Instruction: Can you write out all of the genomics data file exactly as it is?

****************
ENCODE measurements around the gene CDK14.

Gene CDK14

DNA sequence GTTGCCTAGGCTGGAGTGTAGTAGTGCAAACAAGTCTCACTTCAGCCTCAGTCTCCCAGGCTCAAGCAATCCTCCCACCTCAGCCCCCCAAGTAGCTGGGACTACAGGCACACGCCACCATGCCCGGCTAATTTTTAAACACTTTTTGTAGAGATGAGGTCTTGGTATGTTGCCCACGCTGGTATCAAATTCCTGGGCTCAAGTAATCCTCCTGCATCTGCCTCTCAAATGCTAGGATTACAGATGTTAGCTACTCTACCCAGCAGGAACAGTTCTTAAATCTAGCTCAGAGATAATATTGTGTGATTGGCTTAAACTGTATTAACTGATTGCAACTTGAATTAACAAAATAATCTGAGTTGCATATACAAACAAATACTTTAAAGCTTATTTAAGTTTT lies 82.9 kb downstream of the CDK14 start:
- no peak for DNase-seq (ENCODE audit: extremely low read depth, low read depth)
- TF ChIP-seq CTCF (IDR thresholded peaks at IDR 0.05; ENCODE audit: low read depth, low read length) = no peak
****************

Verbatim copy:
ENCODE measurements around the gene CDK14.

Gene CDK14

DNA sequence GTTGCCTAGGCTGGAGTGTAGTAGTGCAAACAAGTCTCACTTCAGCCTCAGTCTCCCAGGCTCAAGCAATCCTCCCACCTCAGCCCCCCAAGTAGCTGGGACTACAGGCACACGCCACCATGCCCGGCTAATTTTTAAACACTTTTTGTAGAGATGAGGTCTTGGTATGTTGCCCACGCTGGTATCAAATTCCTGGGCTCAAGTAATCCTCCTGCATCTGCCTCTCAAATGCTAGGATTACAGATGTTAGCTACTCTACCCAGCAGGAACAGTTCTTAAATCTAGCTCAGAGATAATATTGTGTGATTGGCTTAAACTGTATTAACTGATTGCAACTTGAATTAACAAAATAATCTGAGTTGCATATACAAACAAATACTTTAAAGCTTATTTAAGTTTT lies 82.9 kb downstream of the CDK14 start:
- no peak for DNase-seq (ENCODE audit: extremely low read depth, low read depth)
- TF ChIP-seq CTCF (IDR thresholded peaks at IDR 0.05; ENCODE audit: low read depth, low read length) = no peak